Ann Arbor's most creative wedding proposals: from the planetarium to the Big House
I was faced with my own proposal dilemma earlier this summer. After dating a special someone for four years, it was time to make it official. Rachel isn’t picky, but she’s particular. I floated a few trial balloons early in the process: Mariachis showing up at the door, a boat full of mariachis landing on the shore up north, mariachis emerging from the woods at dusk. She ixnayed them all. I was out of ideas.
There are plenty of places in Ann Arbor to propose to the one you love. But if you’ve shown an ounce of creativity in life, the expectations are a lot higher. The old ring in the flute of champagne or dog with the ring tied to its collar or “I need to stay in this country, please God help me” proposals won’t work if your potential wife thinks you can do something a little more original. Unfortunately, I’ve displayed this minimum level of creativity and thus had to compete with a window full of robots.
PLANETARIUMS AND PLAYING FIELDS
I corresponded with Planetarium Director Matthew Linke about my Planetarium proposal and over the course of a few emails learned that: a) My idea to propose at the Planetarium wasn’t particularly original; b) The method by which I wanted to propose was pretty much what every guy wants to do; c) If Rachel says no, I will ruin the entire day for everyone in that room.
“We’ve had five proposals total, and all were successful,” Matthew told me. “A few of the proposals didn’t work out logistically and one time the guy just didn’t show up.”
Matthew laments the no-show because he put some work into using his graphic design skills to put a personal proposal message on a rising heart-shaped moon, craters and canyons and all.
Proposals need to happen after the public show to avoid disrupting the proceedings, and, I assume, to save the kids and families from potentially seeing a woman say “no” and a grown man cry. Or vice versa. I opted not to propose at the Planetarium. Partly for scheduling conflicts and partly because they didn’t have any mariachis on staff. (This mariachi thing is a running inside joke. Get used to it.)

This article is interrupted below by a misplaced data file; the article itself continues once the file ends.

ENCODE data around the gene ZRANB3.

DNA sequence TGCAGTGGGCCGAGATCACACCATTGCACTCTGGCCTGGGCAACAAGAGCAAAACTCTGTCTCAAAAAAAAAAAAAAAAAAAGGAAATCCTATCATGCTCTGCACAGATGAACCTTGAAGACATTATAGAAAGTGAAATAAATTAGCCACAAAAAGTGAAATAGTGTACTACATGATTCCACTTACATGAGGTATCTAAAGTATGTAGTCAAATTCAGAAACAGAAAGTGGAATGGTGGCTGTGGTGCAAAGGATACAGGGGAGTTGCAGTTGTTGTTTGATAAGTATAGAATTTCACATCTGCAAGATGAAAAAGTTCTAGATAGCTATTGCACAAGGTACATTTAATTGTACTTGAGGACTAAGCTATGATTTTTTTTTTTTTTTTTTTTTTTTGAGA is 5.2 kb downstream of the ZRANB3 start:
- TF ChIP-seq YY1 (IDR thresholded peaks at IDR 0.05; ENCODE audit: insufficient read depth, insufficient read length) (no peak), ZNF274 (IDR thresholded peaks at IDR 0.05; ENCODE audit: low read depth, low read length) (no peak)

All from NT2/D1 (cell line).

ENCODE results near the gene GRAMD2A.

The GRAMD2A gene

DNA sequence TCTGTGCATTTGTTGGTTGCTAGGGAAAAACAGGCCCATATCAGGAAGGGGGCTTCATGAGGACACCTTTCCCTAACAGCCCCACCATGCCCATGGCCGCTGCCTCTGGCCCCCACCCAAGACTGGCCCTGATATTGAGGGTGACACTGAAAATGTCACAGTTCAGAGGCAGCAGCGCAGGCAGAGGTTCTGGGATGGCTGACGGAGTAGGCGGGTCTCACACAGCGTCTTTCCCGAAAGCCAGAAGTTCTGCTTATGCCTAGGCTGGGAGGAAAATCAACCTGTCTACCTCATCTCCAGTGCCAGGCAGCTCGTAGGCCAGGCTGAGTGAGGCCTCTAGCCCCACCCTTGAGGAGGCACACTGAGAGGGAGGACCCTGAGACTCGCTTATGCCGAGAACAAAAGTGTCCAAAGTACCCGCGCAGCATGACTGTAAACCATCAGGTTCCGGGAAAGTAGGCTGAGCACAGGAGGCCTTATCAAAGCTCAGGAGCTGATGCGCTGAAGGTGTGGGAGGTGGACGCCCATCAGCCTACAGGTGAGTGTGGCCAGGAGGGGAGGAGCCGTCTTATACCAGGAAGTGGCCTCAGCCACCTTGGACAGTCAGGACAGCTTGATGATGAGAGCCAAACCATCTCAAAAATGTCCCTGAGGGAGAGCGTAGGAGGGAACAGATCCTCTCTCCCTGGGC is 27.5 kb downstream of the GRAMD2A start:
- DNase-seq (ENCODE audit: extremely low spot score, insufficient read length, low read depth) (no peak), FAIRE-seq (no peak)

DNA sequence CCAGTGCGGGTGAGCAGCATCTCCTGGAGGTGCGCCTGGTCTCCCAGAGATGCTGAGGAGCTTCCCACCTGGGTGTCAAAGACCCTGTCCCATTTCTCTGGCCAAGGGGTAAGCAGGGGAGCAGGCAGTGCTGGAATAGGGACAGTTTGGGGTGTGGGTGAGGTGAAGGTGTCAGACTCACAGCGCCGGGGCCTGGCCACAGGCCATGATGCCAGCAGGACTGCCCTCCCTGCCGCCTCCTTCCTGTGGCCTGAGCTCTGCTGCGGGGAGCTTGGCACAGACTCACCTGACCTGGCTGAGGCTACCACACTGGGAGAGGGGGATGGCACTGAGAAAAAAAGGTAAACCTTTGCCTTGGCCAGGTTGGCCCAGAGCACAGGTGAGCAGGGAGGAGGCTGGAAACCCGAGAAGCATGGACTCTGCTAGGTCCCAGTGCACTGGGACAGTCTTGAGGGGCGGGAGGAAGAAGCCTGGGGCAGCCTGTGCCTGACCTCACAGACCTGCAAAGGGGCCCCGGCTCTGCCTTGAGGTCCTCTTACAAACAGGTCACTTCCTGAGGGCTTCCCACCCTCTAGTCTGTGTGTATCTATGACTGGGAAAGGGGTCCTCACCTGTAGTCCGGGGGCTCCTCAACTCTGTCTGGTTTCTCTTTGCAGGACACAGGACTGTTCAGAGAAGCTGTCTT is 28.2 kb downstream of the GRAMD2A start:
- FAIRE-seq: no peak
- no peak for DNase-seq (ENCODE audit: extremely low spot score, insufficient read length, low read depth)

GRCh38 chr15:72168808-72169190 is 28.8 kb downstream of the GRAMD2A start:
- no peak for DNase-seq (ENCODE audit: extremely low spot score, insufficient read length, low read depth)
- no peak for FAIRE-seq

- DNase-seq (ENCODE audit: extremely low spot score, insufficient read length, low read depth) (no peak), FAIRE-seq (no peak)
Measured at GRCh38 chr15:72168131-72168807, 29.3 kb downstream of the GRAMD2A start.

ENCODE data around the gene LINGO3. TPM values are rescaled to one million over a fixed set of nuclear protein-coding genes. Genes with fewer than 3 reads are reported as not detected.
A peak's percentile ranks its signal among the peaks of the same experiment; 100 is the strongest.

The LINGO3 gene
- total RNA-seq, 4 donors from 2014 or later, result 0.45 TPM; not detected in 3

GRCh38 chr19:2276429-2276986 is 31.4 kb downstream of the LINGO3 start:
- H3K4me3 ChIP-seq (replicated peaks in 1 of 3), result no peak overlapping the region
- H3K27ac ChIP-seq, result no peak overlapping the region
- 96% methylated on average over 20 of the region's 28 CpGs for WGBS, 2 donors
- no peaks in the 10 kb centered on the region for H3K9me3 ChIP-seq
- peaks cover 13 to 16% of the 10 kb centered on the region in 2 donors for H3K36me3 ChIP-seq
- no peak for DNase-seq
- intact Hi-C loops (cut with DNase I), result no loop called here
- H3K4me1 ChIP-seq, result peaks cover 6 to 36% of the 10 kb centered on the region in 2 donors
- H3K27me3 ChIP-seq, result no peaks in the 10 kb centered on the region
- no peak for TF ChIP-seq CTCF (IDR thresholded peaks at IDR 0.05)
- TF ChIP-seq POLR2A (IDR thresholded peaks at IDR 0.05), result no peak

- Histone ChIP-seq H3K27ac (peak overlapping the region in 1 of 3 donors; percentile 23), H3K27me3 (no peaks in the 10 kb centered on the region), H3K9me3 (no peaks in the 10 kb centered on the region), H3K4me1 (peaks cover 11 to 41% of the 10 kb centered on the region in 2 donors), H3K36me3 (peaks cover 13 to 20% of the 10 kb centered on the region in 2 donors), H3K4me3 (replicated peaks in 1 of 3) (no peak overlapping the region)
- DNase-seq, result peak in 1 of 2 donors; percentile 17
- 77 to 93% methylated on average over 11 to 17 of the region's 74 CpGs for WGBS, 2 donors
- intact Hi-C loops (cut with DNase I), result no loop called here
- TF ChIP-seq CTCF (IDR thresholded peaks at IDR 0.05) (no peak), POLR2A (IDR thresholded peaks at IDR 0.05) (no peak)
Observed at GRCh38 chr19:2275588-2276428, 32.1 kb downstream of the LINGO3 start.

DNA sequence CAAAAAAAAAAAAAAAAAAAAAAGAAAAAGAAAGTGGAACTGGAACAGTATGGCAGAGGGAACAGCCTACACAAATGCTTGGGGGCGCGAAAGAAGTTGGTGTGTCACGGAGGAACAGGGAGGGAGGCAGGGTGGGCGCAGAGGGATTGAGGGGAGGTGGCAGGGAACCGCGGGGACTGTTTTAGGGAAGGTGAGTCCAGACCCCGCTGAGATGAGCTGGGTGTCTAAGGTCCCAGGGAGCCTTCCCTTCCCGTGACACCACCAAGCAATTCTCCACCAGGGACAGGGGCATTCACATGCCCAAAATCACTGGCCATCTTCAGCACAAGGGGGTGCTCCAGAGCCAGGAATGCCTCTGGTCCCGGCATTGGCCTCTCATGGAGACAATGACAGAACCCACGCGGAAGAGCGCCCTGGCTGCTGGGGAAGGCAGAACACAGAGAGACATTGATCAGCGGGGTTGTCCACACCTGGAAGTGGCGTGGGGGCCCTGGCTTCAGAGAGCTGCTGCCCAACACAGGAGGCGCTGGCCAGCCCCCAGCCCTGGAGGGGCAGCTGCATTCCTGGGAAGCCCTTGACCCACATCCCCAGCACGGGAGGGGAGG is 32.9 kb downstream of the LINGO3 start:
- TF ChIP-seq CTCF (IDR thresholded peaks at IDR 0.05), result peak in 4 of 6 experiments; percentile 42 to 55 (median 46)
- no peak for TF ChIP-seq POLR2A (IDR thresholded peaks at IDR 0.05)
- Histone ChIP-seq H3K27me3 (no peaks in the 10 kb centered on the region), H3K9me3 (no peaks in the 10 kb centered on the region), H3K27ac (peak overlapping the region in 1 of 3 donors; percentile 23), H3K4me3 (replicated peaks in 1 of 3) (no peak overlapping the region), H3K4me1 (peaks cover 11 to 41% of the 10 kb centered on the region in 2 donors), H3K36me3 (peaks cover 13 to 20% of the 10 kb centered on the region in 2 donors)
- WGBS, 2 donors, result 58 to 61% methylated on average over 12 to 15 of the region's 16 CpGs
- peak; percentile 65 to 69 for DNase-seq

I always threatened to propose to Rachel at Michigan Stadium. She’s a Michigan grad and owns a bootleg Denard Robinson T-shirt (Let’s Get Denarded!) but fooseball isn’t her thing. When I take her to a sporting event and the home team scores, she screams “SPORTS!” when everyone cheers. It’s adorable.
Last year, Michigan made the Big House and many of its other facilities available for weddings, parties and special gatherings. Special Events Coordinator Katy Hepner, who arranges many of these events, says that she gets calls from people all the time looking to propose on the field. A handful of couples were engaged on the field last year and a few guys have proposed already this year.
Kyle Travis proposed to his girlfriend at the Big House a little before Halloween.
“I wanted to do it in the biggest, yet most intimate way possible,” Kyle told me in an email. “I thought, where better than in front of 113,000 empty seats?”
Kyle’s girlfriend, Emily, grew up just a few miles from the stadium and is the most passionate female college football fan Kyle knows. He connived to get her to walk down the tunnel and into the stadium with him and then dropped to one knee and proposed before the ghost of Fielding Yost.
Proposals at Michigan Stadium aren’t free—$250 for 30 minutes—but it’s a pretty decent story and a lot more personal than a big-screen proposal, which is available for the same price. Plus you don’t need to be constantly worried that your potential mate might be in the bathroom or checking out Brendan Gibbons when your proposal flashes on the screen.
THE GREAT OUTDOORS AND THE GREAT INDOORS
The great outdoors don’t have to have anything to do with nature. I’m sure there have been plenty of proposals in the concrete sections of the Diag and near that fountain you’re supposed to walk through when you first get to Michigan. I’ve also seen wedding proposals on the marquee at The Michigan Theater (attempts to get specific information on these proposals was unsuccessful, sorry) and I’ve heard of at least one proposal in Liberty Plaza, better known as the site of the highly successful Occupy Ann Arbor movement.
One friend relayed the story of her boyfriend proposing to her after a meal at The Chop House, and I’m guessing that eateries up and down Main Street have been the site of many proposals during all courses of the meal. Not just MainStreet Ventures, but b.d.’s Mongolian Grill, the Heidelberg and I’m guessing a handful of impromptu and non-binding proposals at Rush Street.
In the end, my own proposal was a success. It was creative and meaningful—she was surprised and she said yes. I won’t give particular details because I want to keep the proposal-bar as low as possible for my soon-to-propose brothers out there, but it involved items purchased and rented from multiple Ann Arbor businesses (Shop Local!), sidewalk chalk, and changing into a white tuxedo in front of a Jimmy John’s at 7 a.m. on a weekday. It was pretty magical. And mariachi-free.
Tell me your Ann Arbor proposal stories in the comments below. What’s the coolest love story you’ve heard in our burg?
Richard Retyi returns to AnnArbor.com bigger, better and bigger (he gained a little weight this fall) with his new column Hidden Ann Arbor. Rich will write about the hidden side of Ann Arbor and the things locals take for granted. In his day job, Rich is a social media director for a digital marketing agency in Ann Arbor. Read more of his stuff at RichRetyi.com or follow him on Twitter.